Updated at 3.45pm: Adds AD statement
The Townsquare tower project has been sent back to the Planning Authority for a new decision after the Environment and Planning Review Tribunal accepted an appeal by NGOs against its approval.
The tribunal said a fresh assessment is needed in line with the Floor Area Ratio policy.
The Environment Authority also needs to re-assess the project on the basis of a new environmental impact assessment, a social impact assessment and a traffic impact assessment.
The €100 million Gasan project was narrowly approved by the Planning Authority in September 2016 and is the subject of separate appeals by the Environment and Resources Authority (ERA), the Sliema local council and Din L-Art Ħelwa, Flimkien Għal Ambjent Aħjar and other eNGOs.
Claire Bonello, representing the FAA, said after the tribunal's decision that certain important studies had not been submitted or made public when the plans were considered by the PA and therefore a proper assessment of the plans could not be made. Now those studies would be made public.
Din l-Art Ħelwa described the decision as a positive one.
The developers said they would study the decision but declined further comment.
The developers had planned to build 159 residential units in the 38-storey tower, along with 750 parking spots, various retail outlets and leisure facilities around an open space accessible to the public on the 12,000 square metre site.
Opponents of the project have argued that the project will have an excessive visual impact, create traffic and congestion in Qui-Si-Sana and negatively impact the nearby residents’ quality of life. ERA chairman Victor Axiak, who was absent due to illness when the PA board approved the project by a single vote margin, described the environment impact assessment as a “sham”.
Excavation works on Townsquare kicked off late last year, prompting NGOs to accuse the developers of seeking to undermine the appeal process by presenting the project as a fait accompli. The developers countered that they had all necessary permits and objectors had not requested a suspension of works.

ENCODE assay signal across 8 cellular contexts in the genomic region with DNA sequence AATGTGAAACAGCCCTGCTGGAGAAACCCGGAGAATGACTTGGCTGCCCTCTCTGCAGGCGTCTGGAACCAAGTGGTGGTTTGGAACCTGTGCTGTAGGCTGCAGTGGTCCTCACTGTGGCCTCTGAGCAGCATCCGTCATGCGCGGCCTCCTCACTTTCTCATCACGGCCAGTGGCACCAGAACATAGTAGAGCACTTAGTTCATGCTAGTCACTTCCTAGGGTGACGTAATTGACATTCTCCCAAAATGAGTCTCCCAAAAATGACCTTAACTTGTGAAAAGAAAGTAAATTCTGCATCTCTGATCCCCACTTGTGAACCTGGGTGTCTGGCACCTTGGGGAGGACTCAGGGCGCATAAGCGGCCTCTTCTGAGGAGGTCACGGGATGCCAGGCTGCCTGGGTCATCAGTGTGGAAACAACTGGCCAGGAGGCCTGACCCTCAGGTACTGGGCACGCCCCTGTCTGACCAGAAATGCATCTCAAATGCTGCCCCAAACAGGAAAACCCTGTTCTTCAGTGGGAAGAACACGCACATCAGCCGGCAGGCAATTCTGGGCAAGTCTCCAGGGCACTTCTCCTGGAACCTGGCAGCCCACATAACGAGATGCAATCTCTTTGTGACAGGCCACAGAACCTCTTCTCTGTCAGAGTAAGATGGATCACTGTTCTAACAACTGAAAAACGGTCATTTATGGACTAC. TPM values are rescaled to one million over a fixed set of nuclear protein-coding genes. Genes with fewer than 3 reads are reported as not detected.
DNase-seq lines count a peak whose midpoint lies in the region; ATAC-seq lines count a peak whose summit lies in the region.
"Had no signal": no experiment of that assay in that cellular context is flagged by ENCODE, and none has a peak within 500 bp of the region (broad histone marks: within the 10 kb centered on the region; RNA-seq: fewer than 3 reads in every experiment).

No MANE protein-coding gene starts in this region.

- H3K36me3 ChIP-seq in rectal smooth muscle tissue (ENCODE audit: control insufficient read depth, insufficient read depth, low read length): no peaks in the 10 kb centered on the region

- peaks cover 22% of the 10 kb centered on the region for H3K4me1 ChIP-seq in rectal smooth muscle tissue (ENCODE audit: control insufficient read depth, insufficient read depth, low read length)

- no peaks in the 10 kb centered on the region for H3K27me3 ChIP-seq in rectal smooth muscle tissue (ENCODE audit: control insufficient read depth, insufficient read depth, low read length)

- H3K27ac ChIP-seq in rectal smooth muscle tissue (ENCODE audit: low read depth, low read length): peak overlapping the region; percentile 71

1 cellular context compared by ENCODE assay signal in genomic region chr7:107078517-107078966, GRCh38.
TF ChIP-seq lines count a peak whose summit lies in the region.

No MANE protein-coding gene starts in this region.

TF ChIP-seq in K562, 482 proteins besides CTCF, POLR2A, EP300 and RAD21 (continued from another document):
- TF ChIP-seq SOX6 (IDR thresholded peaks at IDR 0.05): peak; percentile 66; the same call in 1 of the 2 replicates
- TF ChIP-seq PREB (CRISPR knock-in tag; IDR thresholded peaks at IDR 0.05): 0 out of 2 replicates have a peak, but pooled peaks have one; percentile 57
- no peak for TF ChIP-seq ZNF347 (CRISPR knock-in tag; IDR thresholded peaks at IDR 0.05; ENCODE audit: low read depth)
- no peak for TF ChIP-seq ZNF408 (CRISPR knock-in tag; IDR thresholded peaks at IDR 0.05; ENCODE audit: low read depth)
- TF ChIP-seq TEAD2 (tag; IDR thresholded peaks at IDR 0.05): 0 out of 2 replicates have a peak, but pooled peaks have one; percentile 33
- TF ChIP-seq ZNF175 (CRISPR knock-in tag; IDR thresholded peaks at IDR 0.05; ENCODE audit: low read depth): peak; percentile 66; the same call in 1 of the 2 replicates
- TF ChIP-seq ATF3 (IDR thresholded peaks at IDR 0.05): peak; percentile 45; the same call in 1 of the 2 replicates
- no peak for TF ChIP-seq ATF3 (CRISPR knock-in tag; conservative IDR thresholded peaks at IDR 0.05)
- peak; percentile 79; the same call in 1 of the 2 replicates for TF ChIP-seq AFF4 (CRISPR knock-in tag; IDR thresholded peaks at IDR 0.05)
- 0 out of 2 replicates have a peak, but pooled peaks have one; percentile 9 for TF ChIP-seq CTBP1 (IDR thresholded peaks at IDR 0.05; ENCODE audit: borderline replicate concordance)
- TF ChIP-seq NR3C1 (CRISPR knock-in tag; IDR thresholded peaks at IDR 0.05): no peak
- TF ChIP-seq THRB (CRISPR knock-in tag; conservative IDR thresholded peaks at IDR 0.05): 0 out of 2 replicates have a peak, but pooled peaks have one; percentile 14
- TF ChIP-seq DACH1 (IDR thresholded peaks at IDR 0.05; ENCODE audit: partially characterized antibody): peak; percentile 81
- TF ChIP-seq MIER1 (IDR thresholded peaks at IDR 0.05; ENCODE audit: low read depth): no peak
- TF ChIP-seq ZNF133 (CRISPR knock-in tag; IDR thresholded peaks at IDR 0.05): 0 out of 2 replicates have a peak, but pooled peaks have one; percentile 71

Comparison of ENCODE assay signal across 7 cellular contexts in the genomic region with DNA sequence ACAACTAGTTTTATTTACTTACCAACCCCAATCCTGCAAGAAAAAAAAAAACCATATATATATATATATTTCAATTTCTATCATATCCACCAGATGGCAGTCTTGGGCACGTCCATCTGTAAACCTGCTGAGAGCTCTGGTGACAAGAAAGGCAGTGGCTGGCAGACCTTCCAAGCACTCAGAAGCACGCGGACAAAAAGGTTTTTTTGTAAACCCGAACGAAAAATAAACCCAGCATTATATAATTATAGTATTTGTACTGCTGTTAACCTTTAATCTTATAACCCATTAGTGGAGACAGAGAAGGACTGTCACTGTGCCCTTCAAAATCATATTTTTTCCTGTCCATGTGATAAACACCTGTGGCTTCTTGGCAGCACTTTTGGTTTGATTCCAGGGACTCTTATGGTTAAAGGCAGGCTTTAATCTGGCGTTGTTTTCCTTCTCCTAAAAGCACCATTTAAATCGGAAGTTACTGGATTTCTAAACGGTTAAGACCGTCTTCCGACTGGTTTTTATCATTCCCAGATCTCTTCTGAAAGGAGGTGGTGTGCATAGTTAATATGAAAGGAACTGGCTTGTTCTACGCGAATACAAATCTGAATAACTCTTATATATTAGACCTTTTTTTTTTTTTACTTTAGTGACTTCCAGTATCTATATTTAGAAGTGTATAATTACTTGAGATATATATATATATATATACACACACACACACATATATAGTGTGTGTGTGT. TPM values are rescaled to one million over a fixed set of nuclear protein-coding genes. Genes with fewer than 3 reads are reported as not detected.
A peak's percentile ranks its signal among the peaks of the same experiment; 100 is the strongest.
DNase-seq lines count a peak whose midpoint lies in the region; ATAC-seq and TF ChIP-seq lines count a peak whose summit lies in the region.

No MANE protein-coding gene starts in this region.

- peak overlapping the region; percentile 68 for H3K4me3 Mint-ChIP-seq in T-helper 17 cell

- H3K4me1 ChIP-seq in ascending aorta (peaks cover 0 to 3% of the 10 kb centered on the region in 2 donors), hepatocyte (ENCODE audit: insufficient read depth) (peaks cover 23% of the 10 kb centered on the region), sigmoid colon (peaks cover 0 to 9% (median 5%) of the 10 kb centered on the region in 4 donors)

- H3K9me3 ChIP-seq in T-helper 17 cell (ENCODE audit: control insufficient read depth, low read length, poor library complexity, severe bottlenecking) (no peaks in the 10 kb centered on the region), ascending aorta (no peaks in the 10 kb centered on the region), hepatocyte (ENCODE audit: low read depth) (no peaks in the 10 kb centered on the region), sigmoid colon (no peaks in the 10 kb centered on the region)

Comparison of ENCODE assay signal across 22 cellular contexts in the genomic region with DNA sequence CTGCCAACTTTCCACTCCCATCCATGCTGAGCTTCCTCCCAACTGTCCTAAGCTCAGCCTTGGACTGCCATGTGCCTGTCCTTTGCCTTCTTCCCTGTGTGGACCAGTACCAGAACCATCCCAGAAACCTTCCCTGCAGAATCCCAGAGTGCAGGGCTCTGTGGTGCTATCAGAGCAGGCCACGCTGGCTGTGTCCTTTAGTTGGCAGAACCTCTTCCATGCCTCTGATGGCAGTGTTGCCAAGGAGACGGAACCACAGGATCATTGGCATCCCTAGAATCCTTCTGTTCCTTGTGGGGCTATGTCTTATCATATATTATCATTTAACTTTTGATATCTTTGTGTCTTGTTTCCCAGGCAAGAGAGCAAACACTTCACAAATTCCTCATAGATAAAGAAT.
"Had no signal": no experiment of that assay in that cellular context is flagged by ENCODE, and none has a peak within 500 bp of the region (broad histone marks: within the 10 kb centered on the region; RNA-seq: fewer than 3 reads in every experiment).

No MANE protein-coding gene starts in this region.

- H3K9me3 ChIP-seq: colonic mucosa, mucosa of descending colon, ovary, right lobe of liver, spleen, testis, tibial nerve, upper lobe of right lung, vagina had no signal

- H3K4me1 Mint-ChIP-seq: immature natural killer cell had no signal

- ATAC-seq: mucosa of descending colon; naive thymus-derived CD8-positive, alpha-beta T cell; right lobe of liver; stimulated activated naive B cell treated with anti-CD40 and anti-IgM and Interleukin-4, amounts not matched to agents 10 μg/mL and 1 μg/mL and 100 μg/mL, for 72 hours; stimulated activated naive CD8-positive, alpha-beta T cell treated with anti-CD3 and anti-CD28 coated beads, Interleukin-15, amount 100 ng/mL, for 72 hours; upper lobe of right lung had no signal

The two sides clashed again in March after Sliema residents complained of being choked with dust from the construction site, with the local council condemning the lack of supervision by the authorities.
Developers said they had gone to great lengths to contain dust at the excavation site, but had been thwarted by windy conditions. They had previously committed to mitigation measures, including water-spraying equipment and wheel-washing procedures, to minimise inconvenience.
Another high-rise proposal a stone’s throw away – the 40-storey Fort Cambridge tower – is undergoing PA screening following the publication of an environment impact assessment earlier this year. Meanwhile, an application to raise the height of the nearby Fortina tower to 23 storeys was approved in April.
In a statement on Thursday, Partit Demokratiku welcomed the rejection of the project, which in its current form aimed to bypass high-rise policies through the denial of obligatory public space, it said.
The party praised NGOs Flimkien ghal Ambjent Aħjar and Din l-Art Ħelwa and the Sliema council for their appeal and said it appreciated the fairness of the decision.
Partit Demokratiku said it shall continue to fight for an empowered ERA, the closing of planning loopholes and a better quality of life and well-being for all Maltese and Gozitans.
"It is time that we shifted towards a sustainable and ethical economy," it said.
It said Malta desperately needed the national masterplan PD proposed in a Private Members' Bill in August last year. PD was the only party represented in Parliament that was against the project, it said.
In another statement, Alternattiva Demokratika said Thursday's decision was a huge step forward.
Chairman Carmel Cacopardo said AD was satisfied with the decision. "We are however aware that the process towards a final decision on the project is still long and full of obstacles and challenges," he said.
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